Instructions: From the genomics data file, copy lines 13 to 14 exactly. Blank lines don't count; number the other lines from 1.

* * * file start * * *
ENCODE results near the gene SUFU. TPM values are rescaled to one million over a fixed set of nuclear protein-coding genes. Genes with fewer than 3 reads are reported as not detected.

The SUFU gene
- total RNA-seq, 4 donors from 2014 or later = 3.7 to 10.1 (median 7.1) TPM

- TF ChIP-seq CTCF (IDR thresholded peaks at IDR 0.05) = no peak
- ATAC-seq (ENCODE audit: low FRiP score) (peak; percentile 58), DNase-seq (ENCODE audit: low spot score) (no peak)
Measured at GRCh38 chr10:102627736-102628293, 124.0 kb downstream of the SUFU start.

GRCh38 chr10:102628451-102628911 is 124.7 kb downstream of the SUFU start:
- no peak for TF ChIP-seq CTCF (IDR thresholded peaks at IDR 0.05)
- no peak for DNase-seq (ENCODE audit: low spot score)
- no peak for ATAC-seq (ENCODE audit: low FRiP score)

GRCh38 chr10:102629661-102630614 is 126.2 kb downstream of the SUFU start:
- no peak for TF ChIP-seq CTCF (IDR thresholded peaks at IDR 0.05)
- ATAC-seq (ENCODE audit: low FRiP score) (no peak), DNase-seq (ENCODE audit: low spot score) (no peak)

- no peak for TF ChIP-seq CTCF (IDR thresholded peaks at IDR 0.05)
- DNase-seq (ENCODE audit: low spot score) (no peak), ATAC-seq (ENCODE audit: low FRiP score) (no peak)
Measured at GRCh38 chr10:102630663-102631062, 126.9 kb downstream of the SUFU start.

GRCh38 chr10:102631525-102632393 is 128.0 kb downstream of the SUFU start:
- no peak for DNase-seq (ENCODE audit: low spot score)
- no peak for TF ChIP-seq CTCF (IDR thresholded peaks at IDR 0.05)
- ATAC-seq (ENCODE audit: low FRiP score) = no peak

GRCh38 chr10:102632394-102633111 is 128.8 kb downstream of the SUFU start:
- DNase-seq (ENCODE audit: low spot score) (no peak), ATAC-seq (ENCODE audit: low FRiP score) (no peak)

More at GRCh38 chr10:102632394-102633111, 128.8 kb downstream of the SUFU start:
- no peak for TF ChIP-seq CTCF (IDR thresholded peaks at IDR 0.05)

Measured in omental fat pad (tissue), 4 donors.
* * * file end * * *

- ATAC-seq (ENCODE audit: low FRiP score) (no peak), DNase-seq (ENCODE audit: low spot score) (no peak)

- no peak for TF ChIP-seq CTCF (IDR thresholded peaks at IDR 0.05)